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The Anglo-Saxon Period

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Strength and Honor: A Heroes Journey British Legends The Anglo-Saxon Period 449-1066 Theme: Heroes and Heroism – PowerPoint PPT presentation

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Title: The Anglo-Saxon Period


1
The Anglo-Saxon Period
Strength and Honor A Heroes Journey British
Legends
  • 449-1066
  • Theme Heroes and Heroism

2
Do Now 9-19-12
  • What are your prior experiences with epics? What
    is an "epic"? What is a "hero"?

3
Proto Indo European
Greek Albanian
Indo-Iranian
Germanic
Celtic
Balto-Slavic
Latin
Slavic
Baltic
Welsh Bretan Gælic
Iranian
Sanskrit
Romanian French Spanish Portuguese Italian
Russian Ukrainian Czech Slovak Serb-Croatian
Latvian Lithuanian
Persian Kurdish
Hindi Bengali
4
Where did the Anglo-Saxons come from?
  • Between 800 and 600 B.C., two groups of Celts
    from southern Europe invaded the British Isles.
  • Brythons (now spelled Britons) settled on the
    largest Island, Britain.
  • Gaels, settled on the second largest island,
    known to us as Ireland.

5
The Celts
  • farmers and hunters
  • organized themselves into clans
  • clans had fearsome loyalty to chieftains
  • looked to priests, known as Druids, to settle
    their disputes

6
Where did the Anglo-Saxons come from?
  • Roman conquest of Britain AD 43
  • Britain annexed as a province in the Roman Empire
  • Difficult to control such a large piece of land
  • Brought Christianity to Britain around AD 300
  • Pagan vs. Christian themes throughout never
    fully indoctrinated at this time
  • The last Romans left around 407 A.D.
  • Needed to defend against rebelling European
    countries England left to its own devices

7
Roman Empire
8
Roman Gatehouse in Britain Arbeia
9
Where did the Anglo-Saxons come from?
  • 449AD 3 Germanic tribes (Angles, Saxons, and
    Jutes) invade.
  • Destruction of Roman influence, including
    Christianity
  • New land Angle-land
  • - small tribal kingdoms
  • - no written language
  • - supported themselves through farming and
    hunting

10
Anglo Saxon King and Warrior early 7th century
11
An Anglo-Saxon Hall
12
An Anglo-Saxon Farmstead
West Stow reconstructed village
13
(No Transcript)
14
The Reemergence of Christianity
  • 596AD attempt to convert Anglo- Saxons to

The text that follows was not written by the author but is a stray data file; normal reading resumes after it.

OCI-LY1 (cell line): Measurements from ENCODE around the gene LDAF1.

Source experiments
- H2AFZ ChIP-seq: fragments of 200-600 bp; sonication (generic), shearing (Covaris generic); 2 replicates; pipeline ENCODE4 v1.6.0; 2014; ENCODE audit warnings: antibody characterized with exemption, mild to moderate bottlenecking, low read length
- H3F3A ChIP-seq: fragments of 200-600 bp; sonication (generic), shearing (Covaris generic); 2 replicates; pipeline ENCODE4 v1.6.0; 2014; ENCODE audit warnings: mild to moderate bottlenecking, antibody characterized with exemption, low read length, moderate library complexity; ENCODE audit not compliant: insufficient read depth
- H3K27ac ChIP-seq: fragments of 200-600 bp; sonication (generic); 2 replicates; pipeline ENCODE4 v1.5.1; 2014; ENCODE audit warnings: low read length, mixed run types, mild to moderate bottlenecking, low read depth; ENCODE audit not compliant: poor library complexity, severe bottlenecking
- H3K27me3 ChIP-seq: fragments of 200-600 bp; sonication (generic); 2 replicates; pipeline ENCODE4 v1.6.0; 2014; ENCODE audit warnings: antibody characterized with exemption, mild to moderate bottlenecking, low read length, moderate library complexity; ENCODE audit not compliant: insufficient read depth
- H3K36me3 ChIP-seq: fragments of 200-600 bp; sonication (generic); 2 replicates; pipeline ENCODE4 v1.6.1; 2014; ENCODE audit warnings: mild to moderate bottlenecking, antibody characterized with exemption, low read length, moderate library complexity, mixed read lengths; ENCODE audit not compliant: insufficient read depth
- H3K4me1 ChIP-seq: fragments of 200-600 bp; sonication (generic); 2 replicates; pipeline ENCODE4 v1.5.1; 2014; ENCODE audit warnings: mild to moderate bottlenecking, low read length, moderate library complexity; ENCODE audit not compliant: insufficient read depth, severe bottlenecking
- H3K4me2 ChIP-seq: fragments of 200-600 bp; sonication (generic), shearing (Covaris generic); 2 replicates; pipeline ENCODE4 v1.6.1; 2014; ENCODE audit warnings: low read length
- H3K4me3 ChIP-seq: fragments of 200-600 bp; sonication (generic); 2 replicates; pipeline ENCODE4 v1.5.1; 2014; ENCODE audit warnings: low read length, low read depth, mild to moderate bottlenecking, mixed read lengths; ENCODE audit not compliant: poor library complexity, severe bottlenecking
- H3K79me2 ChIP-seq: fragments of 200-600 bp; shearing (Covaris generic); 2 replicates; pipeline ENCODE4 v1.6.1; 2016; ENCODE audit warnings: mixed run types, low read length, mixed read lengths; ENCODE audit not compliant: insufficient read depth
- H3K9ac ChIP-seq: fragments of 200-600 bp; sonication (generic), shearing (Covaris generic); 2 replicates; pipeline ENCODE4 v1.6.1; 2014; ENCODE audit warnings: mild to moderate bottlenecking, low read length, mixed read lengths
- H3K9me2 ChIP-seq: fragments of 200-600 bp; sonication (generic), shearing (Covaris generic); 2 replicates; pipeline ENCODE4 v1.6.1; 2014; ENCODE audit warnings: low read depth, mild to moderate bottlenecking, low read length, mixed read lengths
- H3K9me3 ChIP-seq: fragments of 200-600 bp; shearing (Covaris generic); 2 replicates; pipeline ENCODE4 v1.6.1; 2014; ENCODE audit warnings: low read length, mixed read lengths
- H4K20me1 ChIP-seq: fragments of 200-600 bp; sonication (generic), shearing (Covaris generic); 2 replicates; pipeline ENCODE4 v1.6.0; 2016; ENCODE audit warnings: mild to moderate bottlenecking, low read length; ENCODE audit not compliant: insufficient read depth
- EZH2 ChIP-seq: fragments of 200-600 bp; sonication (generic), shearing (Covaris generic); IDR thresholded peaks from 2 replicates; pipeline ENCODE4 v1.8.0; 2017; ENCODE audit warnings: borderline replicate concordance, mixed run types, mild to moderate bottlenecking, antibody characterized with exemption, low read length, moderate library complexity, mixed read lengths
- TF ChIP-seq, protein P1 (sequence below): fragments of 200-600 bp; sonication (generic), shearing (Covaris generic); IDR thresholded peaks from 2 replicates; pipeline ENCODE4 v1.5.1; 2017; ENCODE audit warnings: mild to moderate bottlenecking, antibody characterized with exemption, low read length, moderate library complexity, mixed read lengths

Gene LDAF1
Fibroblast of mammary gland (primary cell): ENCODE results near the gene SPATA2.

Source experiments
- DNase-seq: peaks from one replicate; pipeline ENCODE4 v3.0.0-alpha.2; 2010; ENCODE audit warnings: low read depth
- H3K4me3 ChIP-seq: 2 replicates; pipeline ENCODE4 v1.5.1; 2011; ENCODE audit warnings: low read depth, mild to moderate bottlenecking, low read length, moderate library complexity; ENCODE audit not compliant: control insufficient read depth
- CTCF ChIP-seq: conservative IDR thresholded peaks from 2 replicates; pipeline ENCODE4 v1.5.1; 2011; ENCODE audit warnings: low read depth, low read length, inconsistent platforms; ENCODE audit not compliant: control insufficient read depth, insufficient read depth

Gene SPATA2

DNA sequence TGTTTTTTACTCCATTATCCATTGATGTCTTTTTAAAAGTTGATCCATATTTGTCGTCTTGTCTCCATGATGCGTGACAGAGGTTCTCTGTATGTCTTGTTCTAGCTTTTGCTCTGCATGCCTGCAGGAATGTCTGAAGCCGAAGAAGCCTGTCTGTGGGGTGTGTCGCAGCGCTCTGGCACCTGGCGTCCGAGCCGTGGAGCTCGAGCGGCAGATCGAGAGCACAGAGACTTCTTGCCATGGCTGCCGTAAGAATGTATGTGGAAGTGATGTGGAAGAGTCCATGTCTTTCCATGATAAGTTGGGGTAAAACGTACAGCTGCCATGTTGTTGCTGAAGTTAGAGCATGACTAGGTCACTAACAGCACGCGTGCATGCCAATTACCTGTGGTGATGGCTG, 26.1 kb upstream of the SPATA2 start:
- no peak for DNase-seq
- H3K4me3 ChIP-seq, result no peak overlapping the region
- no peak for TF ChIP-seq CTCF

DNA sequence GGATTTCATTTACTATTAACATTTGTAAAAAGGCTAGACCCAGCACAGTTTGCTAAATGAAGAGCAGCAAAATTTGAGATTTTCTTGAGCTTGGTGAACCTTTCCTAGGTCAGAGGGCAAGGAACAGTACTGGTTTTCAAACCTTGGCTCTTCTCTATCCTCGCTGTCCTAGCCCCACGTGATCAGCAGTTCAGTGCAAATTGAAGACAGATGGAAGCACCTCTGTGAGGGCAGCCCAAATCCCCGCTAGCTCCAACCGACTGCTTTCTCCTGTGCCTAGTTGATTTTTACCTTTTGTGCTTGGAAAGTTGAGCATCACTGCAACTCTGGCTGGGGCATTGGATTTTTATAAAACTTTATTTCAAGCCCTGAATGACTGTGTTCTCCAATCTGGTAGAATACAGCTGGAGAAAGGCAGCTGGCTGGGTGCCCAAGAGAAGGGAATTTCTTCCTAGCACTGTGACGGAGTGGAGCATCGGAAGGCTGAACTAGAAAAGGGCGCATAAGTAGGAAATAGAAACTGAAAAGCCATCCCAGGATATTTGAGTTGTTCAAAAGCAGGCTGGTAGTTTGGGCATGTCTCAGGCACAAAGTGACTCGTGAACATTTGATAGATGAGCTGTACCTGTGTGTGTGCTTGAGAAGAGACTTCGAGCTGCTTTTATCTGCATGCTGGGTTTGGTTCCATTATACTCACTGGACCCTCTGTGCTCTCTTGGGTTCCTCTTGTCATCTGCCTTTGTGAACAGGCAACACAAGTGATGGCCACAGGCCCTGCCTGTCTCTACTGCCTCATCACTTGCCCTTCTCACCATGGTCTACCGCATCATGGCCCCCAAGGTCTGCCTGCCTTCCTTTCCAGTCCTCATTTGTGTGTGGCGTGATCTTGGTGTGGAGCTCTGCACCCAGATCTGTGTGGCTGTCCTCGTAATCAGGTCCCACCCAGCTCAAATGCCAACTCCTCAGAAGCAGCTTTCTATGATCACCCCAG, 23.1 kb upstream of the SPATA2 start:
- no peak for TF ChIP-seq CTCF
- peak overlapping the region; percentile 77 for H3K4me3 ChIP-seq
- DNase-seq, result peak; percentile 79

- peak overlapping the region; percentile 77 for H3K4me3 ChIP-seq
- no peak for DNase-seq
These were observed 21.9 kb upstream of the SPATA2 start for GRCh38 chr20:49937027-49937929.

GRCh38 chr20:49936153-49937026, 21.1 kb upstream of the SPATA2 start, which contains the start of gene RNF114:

Christianity
  • 597AD Saint Augustine
  • converted King Ethelbert of Kent to Christianity.
  • set up a monastery in Canterbury in Kent.
  • 650AD most of England is Christian some hold on
    to previous beliefs
  • The church provided counsel to quarreling rulers
    in efforts to unify the English people.
  • At this time, the British Isles were not unified
    and included separate kingdoms with separate
    rulers. They fought continuously over the
    fertile, green land

15
Constant Conflict
  • 9th Century
  • Norway invaded Northumbria (Anglo-Saxon kingdom
    in northern and central England), Scotland,
    Wales, and Ireland.
  • The Danes of Denmark targeted eastern and
    southern England

16
Do Now 9-20-12
  • What two groups of Celts, from southern Europe,
    invaded the British Isles?

17
Alfred the Great King of Wessex 871-899
  • 866resisted Danish intrusion and earned the
    great title
  • Saxons acknowledged Danish rule in East and North
  • Danes respected Saxon rule in South
  • End of 10th CenturyDanes want to widen Danelaw
  • Forced Saxons to select Danish Kings
  • 1042Kingship returned to Alfred the Greats
    descendent Edward
  • Edward the Confessor died in 1066. His death led
    to the end of the Anglo-Saxon Period.

18
Literature of Anglo-Saxon Times
  • 2 major influences
  • 1) Germanic Traditions of the Anglo-Saxons
  • 2) Christian Traditions of the Roman Church

19
1) Germanic Traditions of the Anglo-Saxons
  • Germanic language
  • Mixture of various Germanic dialects Old
    English
  • Old English (often looks like a foreign
    language)

20
Page of Beowulf manuscript in Old English
Listen to me!
21
Heroic Ideals Dominate
  • Warrior culture
  • Poems and stories depict a society like the
    Anglo-Saxons
  • Military and tribal loyalties
  • Bravery of warriors
  • Generosity of rulers
  • Oral tradition - Scop
  • Songs and stories often sung and told about
    the valiant struggles of heroic warriors
  • More than just entertainment provided a model
    for living and a form of immortality they could
    aspire to
  • Note all of these provided the foundation for